It's the same thing.

I think Natalie Maines said something stupid. I think what Phil Robertson said was incredibly stupid as well. And, as I hope my fellow free market thinkers would agree, there are consequences to your actions. The consumers will decide if they still want your product. 

If A&E made a bad decision by suspending someone on its most popular television show and it loses millions of dollars as a result, so be it. If Robertson finds even greater celebrity and voice for his opinions as a result of this incident, so be it. That's market forces and consumer influence at work.

Phil Robertson still has his freedom of speech. The government is not putting him in jail for comparing homosexuals and terrorists in the same breath. He is still free to stand on any street corner and proclaim his views. He can give a hundred more interviews and express his love for the ladies and, thanks to our freedom of the press, it can be published.

Instead, Robertson's private sector employer decided that he no longer represents the network in a way that reflects its beliefs. A&E does not want to be forced to condone behavior/words/actions it finds offensive. If you have a problem with A&E's rights in this instance, then you also better stand on the side of President Barack Obama and the federal government in Hobby Lobby's fight not to have to fund contraception with its company's insurance policies. Do you agree that private entities have the right to make these ethical decisions or not?

If you embrace Phil Robertson's philosophy and choose to end your support of A&E as a result of this suspension, go forth and boycott. I'm all for that. Use the influence of your dollars to make a statement. (Anyone see how long those lines were at Chick Fil-A in support of its owner several months ago?) But don't lament the end of the First Amendment. We still have the right to say whatever we want. And that is partnered with the right of others not to like it.

Monday, December 9, 2013

One Year to Go

In the first days following my divorce, one of my very best friends--a woman who has sat for hours and talked me through many, MANY difficult moments but who also makes me laugh until my stomach hurts every time I'm with her and who was by my side when I gave birth to my son--said to me on several occasions, "You know you'll be remarried in five years." She was certain of it. I can still picture her looking me in the eyes and saying it. At that time, when I was just trying to get through one hour at a time, five years seemed too distant to comprehend. So, I just nodded my head in agreement.

Although this friend of mine is one of the wisest women I know, I'm afraid she likely was wrong on this one. With the four-year anniversary of my divorce papers being signed by a judge coming to pass last week, saying "I do" by her forecasted deadline is not going to happen. I'm hoping she didn't put any money down on my imminent nuptials in Vegas.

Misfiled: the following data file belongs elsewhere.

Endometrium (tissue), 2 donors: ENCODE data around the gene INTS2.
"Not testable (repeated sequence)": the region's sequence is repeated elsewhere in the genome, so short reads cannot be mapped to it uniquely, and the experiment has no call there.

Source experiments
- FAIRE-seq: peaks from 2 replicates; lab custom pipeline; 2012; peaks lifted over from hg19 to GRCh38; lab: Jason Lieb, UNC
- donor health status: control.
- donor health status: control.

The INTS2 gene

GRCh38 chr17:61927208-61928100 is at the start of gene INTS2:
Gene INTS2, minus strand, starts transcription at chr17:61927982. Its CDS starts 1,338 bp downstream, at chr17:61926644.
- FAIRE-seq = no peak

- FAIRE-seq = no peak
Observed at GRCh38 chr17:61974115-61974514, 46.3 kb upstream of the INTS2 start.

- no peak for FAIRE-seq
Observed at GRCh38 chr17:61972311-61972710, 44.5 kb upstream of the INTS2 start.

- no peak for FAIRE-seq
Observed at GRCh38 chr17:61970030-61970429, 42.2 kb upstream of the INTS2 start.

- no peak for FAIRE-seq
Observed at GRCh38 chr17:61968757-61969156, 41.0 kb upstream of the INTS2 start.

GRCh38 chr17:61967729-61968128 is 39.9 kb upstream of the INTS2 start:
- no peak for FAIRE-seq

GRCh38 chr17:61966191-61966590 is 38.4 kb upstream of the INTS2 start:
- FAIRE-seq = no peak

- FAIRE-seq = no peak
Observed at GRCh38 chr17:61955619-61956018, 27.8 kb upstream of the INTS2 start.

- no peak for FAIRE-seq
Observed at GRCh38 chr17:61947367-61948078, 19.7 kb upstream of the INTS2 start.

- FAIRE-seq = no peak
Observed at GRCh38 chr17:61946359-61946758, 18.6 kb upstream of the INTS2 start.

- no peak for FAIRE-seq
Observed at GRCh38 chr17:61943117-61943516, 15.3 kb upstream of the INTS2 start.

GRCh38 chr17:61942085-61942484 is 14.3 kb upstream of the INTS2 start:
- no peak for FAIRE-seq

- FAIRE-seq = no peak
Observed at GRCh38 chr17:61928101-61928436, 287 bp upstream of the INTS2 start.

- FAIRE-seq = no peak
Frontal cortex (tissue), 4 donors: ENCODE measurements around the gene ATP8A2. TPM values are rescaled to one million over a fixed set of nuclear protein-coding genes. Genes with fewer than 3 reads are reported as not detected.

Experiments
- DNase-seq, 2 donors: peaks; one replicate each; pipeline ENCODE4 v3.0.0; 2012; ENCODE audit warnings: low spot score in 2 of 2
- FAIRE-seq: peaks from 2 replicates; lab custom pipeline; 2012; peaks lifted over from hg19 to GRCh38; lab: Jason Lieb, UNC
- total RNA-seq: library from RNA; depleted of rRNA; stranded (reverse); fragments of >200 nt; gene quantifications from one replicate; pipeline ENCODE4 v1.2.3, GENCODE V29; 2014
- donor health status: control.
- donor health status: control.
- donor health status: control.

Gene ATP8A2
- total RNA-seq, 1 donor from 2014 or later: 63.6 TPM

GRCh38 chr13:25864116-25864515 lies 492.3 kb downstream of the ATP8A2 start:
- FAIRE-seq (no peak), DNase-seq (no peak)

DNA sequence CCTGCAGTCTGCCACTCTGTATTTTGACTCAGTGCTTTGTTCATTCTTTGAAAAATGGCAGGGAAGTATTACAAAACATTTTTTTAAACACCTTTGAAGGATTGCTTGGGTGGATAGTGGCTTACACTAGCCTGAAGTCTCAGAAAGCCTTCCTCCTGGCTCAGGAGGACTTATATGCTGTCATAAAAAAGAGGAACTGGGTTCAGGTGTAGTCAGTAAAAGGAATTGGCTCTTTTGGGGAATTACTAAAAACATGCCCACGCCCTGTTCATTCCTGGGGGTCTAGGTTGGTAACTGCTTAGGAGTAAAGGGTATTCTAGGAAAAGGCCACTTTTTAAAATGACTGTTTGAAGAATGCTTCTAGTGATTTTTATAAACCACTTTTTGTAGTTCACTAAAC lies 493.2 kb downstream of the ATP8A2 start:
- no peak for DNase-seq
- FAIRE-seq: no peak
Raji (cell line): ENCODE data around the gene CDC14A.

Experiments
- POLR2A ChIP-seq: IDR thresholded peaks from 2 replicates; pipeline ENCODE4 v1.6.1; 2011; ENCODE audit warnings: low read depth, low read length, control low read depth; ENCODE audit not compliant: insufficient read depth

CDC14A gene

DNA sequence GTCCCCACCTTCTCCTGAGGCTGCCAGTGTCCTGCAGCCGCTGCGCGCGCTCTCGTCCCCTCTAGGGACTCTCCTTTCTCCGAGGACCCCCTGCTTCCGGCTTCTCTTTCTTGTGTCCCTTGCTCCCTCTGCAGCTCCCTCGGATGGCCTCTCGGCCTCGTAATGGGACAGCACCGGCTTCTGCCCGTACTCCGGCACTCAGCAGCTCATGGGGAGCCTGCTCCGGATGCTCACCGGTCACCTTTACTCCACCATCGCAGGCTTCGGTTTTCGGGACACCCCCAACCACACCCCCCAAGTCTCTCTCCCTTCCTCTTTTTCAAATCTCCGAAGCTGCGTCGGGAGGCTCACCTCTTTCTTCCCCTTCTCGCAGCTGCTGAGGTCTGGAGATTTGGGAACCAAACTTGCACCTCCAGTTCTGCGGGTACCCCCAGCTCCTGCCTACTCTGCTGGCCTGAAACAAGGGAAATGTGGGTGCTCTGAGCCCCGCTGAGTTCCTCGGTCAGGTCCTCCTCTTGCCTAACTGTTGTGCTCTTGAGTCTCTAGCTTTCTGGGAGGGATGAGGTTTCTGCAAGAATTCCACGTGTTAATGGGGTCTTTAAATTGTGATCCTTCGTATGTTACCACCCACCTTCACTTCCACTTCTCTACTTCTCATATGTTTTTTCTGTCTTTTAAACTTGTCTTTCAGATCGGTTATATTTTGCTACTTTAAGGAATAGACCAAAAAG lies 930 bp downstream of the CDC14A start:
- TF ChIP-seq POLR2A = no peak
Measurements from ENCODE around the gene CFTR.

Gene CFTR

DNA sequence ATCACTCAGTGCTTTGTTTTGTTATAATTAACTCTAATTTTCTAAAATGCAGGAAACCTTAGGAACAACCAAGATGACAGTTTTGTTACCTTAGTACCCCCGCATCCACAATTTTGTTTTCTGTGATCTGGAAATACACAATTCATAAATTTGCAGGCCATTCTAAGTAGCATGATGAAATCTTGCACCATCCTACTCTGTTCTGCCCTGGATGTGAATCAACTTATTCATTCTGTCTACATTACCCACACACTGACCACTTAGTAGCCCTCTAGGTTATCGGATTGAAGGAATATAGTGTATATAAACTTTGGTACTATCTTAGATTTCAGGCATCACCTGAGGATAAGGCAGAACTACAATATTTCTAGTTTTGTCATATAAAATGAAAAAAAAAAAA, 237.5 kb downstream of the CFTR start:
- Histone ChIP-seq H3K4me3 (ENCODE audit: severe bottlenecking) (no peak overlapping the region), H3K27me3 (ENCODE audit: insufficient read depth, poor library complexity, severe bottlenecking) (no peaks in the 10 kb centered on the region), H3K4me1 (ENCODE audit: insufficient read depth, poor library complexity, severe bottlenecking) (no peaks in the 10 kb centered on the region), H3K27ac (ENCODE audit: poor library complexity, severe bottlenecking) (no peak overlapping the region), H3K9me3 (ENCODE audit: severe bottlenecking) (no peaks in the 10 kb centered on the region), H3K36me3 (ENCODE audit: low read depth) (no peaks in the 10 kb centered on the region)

I've been on two dates in the past four years. Two. One was with a guy who spent a lot of time talking about his awful ex-wife. Fun. The other guy said during dinner that he lets his kids play lots of video games during the summer because it's easier than listening to them whine about being hot. Done. I'm not sharing this information about my lack of dating to embarrass myself and make the declaration that I'm "un-dateable" and destined to be single forever. I don't think either of those things is true. I think I'm rather fun and smart. And I believe that if I did not have children, or at least did not have them all the time, my social life would be different. I'm just not sure how having a boyfriend (which seems like such an odd term for someone in her late-thirties to type) or even just dating is supposed to fit into my life. Where is the time for that? Where is that supposed to fall on the list of priorities?  How do I get to know someone who would need to be in my life for months before I would consider introducing him to my kids? I have friends who have become divorced or widowed since I returned to single life who already have found new relationships or remarried. So, I know it must be possible. 

The first year and a half, I understandably had no interest in dating. I was pregnant and then caring for a newborn, in addition to a preschooler, and the notion of making sparkling first-date conversation after not sleeping for weeks and running around with two kids all day seems absurd. Besides, regardless of post-natal circumstances, I knew that I would not want to date anyone for a least a year to allow myself time to process what had happened in my marriage and also out of respect for the transitions that my daughter already was facing. She was suddenly in a single parent home with a new baby brother. Boom. That's a lot to handle.

Since that time, life just kept moving. Days turned into weeks and then months. I got up, got kids ready, went to work, got kids home, made dinner, put kids to bed, cleaned the house (kind of), slept for a few hours (kind of). Repeat. It became all too easy for that grown-up part of me to disappear. There is office Sarah and there is mom Sarah. That's it. (With the occasional night out with the girls thrown in for at least a bit of balance . . . I do have some fun!) To an extent, I suppose I've let that happen. And I'm not alone. I've met other single moms who go years or even decades going through the motions and not realizing how quickly so much time has passed. My kids have quite a few friends at their schools who live with single moms and we've had conversations about the feeling of just treading water through each day.